This is the type of question where you'll catch the feminist out. They'll stamp their feet at any suggestion that men are superior, while at the same time campaigning men have a greater portion of power - a patriarchy society seems to be the buzz word. Of course with power comes superiority. So if men aren't superior to women, there's no foundation to the argument of men having most of the power!
While one can quibble over the odds and ends of the principal differences between men and women (or male and female), I think by far the dominating factor is the differences in suffering they cause -- men cause a VASTLY disproportionate amount of the murders, rapes, and other violent crimes. From a strictly ethical standpoint, I'm sure most ethical systems would agree the world would be strictly better off if men were more like women.
Here's why: Men and women both on average have distinct sets of attributes. For instance; men are stronger physically and women are more empathetic. When you total the attributes of both you find that they are complimentary. We need each other to be complete. This makes women our equals. Thank you.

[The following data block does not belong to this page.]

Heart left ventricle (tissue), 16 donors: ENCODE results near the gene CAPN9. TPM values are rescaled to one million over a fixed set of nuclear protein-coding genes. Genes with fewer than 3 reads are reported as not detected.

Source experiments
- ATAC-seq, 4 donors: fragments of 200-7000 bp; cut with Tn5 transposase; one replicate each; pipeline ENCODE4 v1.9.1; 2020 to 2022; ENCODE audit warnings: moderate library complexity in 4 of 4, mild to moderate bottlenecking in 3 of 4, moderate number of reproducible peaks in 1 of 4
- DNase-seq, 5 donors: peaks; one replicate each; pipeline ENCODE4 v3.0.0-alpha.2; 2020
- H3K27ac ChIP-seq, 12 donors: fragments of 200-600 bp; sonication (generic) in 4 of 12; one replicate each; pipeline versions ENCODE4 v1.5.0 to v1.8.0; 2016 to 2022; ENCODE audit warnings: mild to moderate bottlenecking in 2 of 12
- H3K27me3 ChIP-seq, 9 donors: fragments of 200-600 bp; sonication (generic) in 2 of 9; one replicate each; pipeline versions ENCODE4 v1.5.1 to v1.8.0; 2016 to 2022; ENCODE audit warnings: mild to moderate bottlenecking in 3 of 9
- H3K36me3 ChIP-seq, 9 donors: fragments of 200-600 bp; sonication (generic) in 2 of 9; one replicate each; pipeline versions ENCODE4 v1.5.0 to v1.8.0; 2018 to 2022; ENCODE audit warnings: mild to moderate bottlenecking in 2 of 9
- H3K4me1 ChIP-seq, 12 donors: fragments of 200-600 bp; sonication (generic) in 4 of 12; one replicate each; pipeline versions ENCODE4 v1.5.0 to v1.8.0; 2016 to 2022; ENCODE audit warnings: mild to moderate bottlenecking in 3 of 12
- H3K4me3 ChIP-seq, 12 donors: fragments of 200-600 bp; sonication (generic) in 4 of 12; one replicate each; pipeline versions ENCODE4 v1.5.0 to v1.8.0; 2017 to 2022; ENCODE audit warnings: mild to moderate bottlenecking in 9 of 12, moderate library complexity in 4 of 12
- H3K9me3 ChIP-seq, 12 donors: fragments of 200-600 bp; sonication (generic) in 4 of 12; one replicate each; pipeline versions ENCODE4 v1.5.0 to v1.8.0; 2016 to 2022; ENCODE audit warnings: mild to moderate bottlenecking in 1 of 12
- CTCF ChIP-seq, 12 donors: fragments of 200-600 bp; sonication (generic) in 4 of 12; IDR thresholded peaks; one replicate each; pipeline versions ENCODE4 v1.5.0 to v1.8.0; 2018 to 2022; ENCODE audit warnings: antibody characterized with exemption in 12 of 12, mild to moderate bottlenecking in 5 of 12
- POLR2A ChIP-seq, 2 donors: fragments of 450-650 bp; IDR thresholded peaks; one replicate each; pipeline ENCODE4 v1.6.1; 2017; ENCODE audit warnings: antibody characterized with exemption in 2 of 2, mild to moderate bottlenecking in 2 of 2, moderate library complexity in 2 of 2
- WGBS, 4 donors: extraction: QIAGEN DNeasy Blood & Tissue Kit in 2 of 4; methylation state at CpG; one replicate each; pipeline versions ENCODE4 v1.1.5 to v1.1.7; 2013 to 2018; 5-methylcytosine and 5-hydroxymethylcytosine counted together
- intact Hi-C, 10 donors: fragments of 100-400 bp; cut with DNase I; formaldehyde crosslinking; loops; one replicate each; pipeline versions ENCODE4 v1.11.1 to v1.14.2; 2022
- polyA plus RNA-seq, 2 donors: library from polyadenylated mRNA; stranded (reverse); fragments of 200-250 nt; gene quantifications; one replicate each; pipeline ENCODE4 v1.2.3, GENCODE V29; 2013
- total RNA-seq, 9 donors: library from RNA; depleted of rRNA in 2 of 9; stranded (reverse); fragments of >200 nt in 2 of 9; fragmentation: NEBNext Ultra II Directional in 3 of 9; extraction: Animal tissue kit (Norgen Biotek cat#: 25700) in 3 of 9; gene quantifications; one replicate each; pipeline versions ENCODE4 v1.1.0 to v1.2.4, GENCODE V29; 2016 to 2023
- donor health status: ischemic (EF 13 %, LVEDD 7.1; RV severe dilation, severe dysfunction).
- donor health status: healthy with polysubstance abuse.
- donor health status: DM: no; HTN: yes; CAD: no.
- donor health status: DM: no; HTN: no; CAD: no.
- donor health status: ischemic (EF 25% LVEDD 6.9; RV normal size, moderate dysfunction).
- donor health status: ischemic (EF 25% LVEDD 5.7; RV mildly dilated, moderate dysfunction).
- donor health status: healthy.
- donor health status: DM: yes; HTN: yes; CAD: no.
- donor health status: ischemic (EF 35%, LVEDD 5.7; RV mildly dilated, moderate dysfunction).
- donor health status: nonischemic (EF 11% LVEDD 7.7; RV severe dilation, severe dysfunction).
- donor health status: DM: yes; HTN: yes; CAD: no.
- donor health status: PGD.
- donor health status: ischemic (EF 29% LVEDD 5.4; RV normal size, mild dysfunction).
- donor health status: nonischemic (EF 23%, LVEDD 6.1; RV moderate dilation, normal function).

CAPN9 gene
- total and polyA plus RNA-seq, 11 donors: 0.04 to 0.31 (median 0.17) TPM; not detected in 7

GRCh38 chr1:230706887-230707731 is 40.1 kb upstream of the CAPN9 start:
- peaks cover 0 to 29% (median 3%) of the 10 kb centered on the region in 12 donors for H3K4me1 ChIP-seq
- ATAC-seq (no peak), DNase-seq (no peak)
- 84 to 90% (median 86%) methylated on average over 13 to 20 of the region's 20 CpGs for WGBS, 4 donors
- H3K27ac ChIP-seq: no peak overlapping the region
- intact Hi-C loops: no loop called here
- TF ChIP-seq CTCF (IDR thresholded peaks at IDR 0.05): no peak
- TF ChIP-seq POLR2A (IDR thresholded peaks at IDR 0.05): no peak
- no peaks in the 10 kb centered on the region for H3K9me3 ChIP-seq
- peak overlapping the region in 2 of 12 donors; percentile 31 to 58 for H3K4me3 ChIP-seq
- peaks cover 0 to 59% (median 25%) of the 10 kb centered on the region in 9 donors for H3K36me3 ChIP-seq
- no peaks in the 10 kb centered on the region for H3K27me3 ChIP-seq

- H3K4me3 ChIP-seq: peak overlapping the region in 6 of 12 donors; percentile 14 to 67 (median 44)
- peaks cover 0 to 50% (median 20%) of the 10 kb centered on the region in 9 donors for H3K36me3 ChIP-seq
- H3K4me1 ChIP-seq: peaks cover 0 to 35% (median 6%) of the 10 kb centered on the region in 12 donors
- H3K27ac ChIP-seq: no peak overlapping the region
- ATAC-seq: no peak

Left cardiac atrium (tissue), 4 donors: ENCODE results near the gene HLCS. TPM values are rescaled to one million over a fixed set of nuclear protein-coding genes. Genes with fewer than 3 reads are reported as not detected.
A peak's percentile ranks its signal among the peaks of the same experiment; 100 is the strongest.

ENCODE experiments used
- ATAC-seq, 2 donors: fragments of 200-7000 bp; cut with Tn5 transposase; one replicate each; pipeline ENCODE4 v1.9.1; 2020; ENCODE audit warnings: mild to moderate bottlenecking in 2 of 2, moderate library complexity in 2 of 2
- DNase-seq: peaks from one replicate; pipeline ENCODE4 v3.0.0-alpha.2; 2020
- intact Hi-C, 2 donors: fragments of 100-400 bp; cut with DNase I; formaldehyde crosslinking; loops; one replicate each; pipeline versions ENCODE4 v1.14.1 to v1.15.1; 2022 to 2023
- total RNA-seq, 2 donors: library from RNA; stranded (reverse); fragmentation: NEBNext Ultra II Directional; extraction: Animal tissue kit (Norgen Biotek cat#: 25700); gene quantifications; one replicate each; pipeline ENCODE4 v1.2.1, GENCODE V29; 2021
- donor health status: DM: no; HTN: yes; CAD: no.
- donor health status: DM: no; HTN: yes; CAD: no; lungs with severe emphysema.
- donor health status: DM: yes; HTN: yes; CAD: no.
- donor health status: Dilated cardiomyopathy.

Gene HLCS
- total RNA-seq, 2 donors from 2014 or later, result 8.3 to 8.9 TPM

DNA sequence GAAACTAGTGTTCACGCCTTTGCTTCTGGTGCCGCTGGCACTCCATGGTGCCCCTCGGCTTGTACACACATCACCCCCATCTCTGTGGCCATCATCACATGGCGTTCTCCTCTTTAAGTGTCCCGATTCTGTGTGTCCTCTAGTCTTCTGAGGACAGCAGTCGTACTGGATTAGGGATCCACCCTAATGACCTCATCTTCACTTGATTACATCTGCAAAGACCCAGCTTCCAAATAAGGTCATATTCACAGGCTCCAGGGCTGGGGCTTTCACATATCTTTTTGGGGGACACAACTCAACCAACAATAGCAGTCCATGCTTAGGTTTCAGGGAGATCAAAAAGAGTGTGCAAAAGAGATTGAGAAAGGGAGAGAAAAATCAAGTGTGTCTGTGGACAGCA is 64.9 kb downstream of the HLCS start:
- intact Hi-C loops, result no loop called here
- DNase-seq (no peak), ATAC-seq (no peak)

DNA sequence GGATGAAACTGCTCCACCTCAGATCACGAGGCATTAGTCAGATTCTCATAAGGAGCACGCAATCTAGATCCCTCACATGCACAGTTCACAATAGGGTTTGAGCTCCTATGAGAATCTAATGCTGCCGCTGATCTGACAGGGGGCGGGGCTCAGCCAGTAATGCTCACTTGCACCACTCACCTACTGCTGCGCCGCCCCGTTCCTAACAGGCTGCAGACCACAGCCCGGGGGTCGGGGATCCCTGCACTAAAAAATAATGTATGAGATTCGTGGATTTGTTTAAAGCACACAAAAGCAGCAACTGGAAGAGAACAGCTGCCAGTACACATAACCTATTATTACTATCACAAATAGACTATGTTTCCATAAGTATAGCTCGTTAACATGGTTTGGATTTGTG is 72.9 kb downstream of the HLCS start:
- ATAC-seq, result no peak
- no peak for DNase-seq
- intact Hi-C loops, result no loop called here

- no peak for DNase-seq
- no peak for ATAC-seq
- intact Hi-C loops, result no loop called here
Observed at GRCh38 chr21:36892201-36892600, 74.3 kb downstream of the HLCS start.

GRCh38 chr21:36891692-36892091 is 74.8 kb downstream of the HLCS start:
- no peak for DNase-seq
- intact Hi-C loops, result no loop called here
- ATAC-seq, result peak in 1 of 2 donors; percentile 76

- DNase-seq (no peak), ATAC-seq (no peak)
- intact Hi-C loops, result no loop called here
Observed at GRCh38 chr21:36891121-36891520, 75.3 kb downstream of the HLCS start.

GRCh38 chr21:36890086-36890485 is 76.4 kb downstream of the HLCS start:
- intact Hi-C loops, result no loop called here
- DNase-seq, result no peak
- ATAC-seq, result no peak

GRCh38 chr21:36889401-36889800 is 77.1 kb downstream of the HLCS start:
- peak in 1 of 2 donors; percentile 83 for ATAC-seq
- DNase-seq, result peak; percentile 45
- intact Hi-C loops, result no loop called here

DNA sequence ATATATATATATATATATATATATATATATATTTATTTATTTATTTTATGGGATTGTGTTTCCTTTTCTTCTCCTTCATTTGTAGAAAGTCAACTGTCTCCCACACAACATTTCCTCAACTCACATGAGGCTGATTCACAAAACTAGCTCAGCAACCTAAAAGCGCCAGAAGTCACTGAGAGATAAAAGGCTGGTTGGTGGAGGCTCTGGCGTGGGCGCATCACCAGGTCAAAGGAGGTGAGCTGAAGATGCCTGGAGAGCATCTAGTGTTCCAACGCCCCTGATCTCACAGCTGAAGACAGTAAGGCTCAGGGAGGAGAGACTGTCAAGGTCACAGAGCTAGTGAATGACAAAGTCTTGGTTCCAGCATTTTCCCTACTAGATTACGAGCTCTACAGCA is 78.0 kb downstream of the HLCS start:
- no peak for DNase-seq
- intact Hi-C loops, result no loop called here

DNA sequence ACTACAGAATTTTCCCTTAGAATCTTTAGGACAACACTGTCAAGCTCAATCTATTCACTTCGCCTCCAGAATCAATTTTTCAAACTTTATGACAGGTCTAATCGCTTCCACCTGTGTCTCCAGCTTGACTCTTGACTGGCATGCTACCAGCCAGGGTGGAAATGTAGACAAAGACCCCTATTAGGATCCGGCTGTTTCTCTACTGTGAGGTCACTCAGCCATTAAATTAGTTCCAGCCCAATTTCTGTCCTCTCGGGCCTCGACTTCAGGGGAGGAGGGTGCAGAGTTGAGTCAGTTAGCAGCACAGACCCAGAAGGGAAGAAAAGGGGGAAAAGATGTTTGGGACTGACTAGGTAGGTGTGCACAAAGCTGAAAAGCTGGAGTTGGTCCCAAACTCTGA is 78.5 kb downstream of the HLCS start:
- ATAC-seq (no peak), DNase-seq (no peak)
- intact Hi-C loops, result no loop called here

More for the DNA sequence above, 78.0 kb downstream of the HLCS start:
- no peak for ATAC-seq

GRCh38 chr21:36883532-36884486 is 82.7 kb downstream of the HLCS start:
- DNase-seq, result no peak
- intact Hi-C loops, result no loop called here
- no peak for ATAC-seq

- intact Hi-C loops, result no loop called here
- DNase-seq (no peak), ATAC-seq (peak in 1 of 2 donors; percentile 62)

The fact that men and women are different doesn't necessarily make one superior to the other, of course they both have some advantages and disadvantages but overall they are both equal. Men and women take different roles based on their different physical and emotional needs and abilities. Their difference shouldn't be denied, otherwise we'll end up with an unfair society. For example imagine how unfair a running race would be if both men and women participants were treated the same way. Some people think accepting this difference would mean that one is superior but that isn't necessarily true. There is both successful men and women, meaning that both have the set of tools and skills to reach success, they just have to recognize their different set of tools and skills and use them correctly to have a better social/personal life.